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The Montessori Method and home education

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Home Education Making the decision to home educating your child can be a huge step for parents. The reasons can vary from family to family. with my own family, we got a taste of home education during the covid-19 lockdown and I found it to be fantastic and stressful at varying times. It was fantastic as I could monitor what my son learnt and could fully see the extent of his own knowledge. It was great seeing how he absorbed anything put in front of him, however, it was also stressful when work needed to be completed for the teacher by a certain deadline and Jamie didn't want to do it.  What is great about home education is that there are no deadlines you and your child can learn at your own pace and base your curriculum around their developing interests. This concept of following the child's interests is in line with the Montessori Method. What is the Montessori Method? The aim of the method is to enable you to raise your child as a whole person, not to develop one specific pa

The Montessori Method and home education

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Home Education Making the decision to home educating your child can be a huge step for parents. The reasons can vary from family to family. with my own family, we got a taste of home education during the covid-19 lockdown and I found it to be fantastic and stressful at varying times. It was fantastic as I could monitor what my son learnt and could fully see the extent of his own knowledge. It was great seeing how he absorbed anything put in front of him, however, it was also stressful when work needed to be completed for the teacher by a certain deadline and Jamie didn't want to do it.  What is great about home education is that there are no deadlines you and your child can learn at your own pace and base your curriculum around their developing interests. This concept of following the child's interests is in line with the Montessori Method. What is the Montessori Method? The aim of the method is to enable you to raise your child as a whole person, not to develop one specific pa

A dad's role in their child's emotional intelligence.

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  The importance of emotional intelligence. Many researchers over the years have emphasised the importance of emotional interactions in the parent-child dyad and the great impact it has on a child's well-being. Parents need to take an active role in teaching their children key skills in developing emotional intelligence. The consequences of failing to learn the basics are intermingling dire, for example, an inability to handle anxiety or depression can increase the chance of children abusing drugs or alcohol later on in life. However, children who are taught by their parents to be emotionally intelligent are more able to regulate their own emotions. They were better at focusing their attention, and could relate more to other people and performed better academically in school. Parents who offered empathy in the face of their child showing negative feelings such as anger, sadness or fear, actually built bridges of loyalty and affection between themselves and their child. For years th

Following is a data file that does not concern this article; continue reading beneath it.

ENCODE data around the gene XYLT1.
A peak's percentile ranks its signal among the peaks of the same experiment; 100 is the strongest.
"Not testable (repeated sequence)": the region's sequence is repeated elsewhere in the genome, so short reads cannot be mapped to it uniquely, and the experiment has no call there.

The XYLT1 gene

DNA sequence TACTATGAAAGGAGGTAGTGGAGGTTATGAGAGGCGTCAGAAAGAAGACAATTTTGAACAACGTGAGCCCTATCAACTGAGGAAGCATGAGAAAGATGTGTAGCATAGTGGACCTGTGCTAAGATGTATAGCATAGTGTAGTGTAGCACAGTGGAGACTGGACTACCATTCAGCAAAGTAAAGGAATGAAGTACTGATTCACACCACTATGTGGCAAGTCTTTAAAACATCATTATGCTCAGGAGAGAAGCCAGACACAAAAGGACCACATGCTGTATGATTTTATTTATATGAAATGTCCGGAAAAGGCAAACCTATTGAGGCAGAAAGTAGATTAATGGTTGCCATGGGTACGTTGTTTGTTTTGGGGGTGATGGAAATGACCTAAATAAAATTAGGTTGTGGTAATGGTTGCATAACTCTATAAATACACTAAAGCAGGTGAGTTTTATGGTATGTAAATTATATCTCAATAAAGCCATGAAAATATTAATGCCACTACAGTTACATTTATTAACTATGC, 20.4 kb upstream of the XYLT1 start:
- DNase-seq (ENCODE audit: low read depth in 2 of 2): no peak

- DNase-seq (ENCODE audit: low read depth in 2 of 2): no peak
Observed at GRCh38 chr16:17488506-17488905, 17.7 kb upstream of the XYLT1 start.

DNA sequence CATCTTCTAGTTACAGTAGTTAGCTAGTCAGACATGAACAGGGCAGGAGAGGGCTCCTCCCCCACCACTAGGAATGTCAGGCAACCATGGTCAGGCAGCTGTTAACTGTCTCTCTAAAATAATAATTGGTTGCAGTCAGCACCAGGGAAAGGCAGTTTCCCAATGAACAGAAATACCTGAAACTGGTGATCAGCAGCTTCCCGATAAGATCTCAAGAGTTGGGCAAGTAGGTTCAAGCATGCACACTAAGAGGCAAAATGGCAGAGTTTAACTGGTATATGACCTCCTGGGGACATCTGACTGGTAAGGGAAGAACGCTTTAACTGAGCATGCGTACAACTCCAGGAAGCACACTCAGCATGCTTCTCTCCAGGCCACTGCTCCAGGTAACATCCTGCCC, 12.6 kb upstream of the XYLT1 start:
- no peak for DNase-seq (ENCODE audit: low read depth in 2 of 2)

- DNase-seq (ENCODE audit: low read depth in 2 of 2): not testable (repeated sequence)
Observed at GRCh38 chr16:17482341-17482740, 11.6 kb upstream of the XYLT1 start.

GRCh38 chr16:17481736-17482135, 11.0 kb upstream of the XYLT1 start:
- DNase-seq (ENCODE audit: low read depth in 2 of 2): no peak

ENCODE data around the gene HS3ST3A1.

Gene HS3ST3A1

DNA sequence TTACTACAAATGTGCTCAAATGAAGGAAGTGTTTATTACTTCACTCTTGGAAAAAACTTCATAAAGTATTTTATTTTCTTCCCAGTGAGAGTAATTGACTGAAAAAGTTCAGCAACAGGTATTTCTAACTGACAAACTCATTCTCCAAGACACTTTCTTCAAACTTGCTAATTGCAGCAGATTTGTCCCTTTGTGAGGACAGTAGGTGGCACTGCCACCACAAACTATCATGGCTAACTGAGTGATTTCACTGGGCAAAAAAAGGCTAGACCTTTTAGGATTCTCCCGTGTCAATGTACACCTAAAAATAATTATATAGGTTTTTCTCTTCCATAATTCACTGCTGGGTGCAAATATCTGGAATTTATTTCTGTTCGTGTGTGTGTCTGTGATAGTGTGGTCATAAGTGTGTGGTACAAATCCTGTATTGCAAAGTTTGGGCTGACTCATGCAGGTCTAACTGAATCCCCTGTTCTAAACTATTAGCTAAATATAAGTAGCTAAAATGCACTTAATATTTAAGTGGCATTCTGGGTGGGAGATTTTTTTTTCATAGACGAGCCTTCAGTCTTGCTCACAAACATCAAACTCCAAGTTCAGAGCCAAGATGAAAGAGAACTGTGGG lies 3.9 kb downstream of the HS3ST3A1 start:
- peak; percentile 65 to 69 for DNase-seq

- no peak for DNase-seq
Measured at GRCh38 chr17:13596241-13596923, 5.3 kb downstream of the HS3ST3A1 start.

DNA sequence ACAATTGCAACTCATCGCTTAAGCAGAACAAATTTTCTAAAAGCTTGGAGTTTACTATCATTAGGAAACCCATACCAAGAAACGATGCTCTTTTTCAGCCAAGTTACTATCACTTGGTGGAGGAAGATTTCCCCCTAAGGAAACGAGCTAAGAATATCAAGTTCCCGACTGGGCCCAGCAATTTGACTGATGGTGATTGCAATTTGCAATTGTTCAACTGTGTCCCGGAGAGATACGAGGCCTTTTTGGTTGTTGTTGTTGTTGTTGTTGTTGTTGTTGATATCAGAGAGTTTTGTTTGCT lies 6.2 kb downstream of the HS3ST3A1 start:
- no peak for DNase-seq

Five parenting styles and their outcomes

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When a person or couple decide to try for a baby they usually have a basic idea of how they will parent their child and how they will be as parents. These thoughts are usually based around their own experiences with their parents and how they were raised. Some will have had a positive childhood and the parent will want to raise their child as they were. However, some experiences may have been negative and the parent will then express that they do not want their child to have to go through what they did.  The strategies parents use can fall into categories or ‘styles’. There are four main styles and there are some that are more modern. I will give a brief summary of the main ones and how these styles may affect the outcomes for the children.  Authoritative This style is characterised by reasonable demands that are combined with high responsiveness to their child’s needs. The parents that use this style will have high expectations for their children but will also give the

Promoting resilience in children

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  This post will be about resilience and how children can use it to help them when they face adversity. Gilligan, 2009 cited in Leverett, 2016 says that resilience is used to describe the capacity of someone to prevent, minimise or overcome any damaging affects of adversity.  Adversity can be anything challenging in a child's life for example, the death or illness of a family member. How they react and adapt to these events is based on how resilient they are. Resilience can be built up through supportive relationships. A child’s feeling of security and the quality of the parent- child relationship and so a positive and engaging parenting approach can help promote your child’s resilience from birth. Werner and Smith, 1982 cited in Punch, 2013 shows how risk factors affect children differently, they found that the group of children who were resilient were securely attached to their main caregivers. There was also a larger support network of adults who they trusted. Positive role mode